How to Gain Weight Fast and Safely

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Gaining Weight

About two thirds of people in the US are either overweight or obese

However, there are also many people with the opposite problem of being too skinny

This is a concern, as being underweight can be just as bad for your health as being obese.

Additionally, many people who are not clinically underweight still want to gain some muscle.

Whether you’re clinically underweight or simply struggling to gain muscle weight, the main principles are the same.

This article outlines a simple strategy to quickly gain weight — the healthy way.

What Does Underweight Really Mean?

Being underweight is defined as having a body mass index (BMI) below 18.5. This is estimated to be less than the body mass needed to sustain optimal health.

Conversely, over 25 is considered overweight and over 30 is considered obese.

Use this calculatorTrusted Source to see where you fit on the BMI scale (opens in a new tab).

However, keep in mind that there are many problems with the BMI scale, which only looks at weight and height. It does not take muscle mass into account.

Some people are naturally very skinny but still healthy. Being underweight according to this scale does not necessarily mean that you have a health problem.

Being underweight is about 2–3 times more common among girls and women, compared to men. In the US, 1% of men and 2.4% of women 20 years and older are underweight

SUMMARY

Being underweight is defined as having a body mass index (BMI) below 18.5. It’s much more common in women and girls.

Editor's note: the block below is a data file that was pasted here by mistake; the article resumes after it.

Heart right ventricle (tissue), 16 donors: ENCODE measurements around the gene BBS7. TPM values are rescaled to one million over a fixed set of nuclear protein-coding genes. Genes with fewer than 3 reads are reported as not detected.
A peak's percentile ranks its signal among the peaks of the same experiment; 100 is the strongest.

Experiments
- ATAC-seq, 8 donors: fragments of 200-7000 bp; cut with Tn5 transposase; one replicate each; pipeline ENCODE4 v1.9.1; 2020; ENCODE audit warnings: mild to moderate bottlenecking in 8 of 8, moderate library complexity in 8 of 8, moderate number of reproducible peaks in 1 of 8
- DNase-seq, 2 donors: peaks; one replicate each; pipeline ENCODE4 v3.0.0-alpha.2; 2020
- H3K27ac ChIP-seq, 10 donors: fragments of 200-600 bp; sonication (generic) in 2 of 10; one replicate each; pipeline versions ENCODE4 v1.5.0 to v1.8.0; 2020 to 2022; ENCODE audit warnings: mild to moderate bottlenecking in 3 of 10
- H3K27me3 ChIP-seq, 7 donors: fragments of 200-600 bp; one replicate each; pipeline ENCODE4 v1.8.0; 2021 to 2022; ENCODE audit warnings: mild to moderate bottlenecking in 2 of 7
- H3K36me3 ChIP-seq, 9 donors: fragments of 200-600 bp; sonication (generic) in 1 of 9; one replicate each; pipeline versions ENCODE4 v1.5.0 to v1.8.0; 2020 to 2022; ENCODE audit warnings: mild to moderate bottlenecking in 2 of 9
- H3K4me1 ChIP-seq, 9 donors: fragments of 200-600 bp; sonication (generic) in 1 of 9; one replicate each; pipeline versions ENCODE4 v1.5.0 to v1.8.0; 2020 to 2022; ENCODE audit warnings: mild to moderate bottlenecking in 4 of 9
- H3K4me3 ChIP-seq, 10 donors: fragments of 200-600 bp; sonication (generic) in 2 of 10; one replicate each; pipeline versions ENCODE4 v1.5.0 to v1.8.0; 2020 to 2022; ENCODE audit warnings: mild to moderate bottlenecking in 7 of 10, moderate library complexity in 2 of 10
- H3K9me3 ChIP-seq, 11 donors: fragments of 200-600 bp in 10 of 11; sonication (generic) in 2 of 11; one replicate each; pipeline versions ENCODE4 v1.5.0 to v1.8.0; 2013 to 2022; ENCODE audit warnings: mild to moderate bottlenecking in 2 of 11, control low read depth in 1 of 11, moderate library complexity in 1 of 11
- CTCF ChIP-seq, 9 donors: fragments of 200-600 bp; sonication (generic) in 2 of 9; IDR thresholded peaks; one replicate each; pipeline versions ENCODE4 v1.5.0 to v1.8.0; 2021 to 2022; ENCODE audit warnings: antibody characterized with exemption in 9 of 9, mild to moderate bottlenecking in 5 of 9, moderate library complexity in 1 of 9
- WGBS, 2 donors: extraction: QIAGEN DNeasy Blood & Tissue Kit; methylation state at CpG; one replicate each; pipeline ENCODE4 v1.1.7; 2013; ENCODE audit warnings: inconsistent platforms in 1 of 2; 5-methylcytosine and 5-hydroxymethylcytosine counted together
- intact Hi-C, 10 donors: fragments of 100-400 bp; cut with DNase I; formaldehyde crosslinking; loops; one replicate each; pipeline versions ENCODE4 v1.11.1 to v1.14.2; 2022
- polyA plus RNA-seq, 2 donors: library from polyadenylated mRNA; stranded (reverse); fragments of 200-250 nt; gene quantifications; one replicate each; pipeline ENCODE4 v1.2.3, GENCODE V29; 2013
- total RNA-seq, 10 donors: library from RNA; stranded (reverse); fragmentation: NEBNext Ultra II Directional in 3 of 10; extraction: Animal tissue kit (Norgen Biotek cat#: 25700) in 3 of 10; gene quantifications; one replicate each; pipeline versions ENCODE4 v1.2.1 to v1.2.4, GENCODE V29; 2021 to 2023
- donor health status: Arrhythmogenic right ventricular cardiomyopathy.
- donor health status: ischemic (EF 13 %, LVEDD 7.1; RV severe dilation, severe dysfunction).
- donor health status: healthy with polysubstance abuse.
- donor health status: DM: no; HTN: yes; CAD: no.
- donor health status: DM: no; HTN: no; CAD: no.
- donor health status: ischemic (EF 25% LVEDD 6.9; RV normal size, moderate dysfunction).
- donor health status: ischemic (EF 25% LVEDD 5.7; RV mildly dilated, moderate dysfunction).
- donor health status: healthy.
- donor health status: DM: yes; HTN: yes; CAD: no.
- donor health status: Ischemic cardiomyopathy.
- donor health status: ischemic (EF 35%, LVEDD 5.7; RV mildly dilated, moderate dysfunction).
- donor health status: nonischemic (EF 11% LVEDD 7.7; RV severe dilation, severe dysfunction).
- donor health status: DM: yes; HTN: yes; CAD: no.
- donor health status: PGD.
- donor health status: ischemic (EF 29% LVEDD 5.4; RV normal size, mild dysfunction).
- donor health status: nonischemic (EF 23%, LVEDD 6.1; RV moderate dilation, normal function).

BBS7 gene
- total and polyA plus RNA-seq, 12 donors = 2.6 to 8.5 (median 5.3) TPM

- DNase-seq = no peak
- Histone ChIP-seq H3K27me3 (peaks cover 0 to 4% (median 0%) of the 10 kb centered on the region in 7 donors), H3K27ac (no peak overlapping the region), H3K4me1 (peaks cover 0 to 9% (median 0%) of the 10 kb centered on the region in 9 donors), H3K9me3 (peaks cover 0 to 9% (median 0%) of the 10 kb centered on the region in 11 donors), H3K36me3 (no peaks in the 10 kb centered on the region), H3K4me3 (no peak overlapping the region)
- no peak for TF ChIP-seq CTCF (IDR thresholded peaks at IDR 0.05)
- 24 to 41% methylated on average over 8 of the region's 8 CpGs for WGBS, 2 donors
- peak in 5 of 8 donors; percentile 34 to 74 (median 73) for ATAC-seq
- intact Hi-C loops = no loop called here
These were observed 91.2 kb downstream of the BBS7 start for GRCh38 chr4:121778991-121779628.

What Are the Health Consequences of Being Underweight?
Obesity is currently one of the world’s biggest health problems.

However, being underweight may be just as bad for your health. According to one study, being underweight was associated with a 140% greater risk of early death in men, and 100% in women

In comparison, obesity was associated with a 50% greater risk of early death, indicating that being underweight may be even worse for your health

Another study found an increased risk of early death in underweight men, but not women, suggesting that being underweight may be worse for men

Being underweight can also impair your immune function, raise your risk of infections, lead to osteoporosis and fractures and cause fertility problems

What’s more, people who are underweight are much more likely to get sarcopenia (age-related muscle wasting) and may be at greater risk of dementia .

SUMMARY

Being underweight can be just as unhealthy as being obese — if not more. People who are underweight are at risk of osteoporosis, infections, fertility problems and early death.

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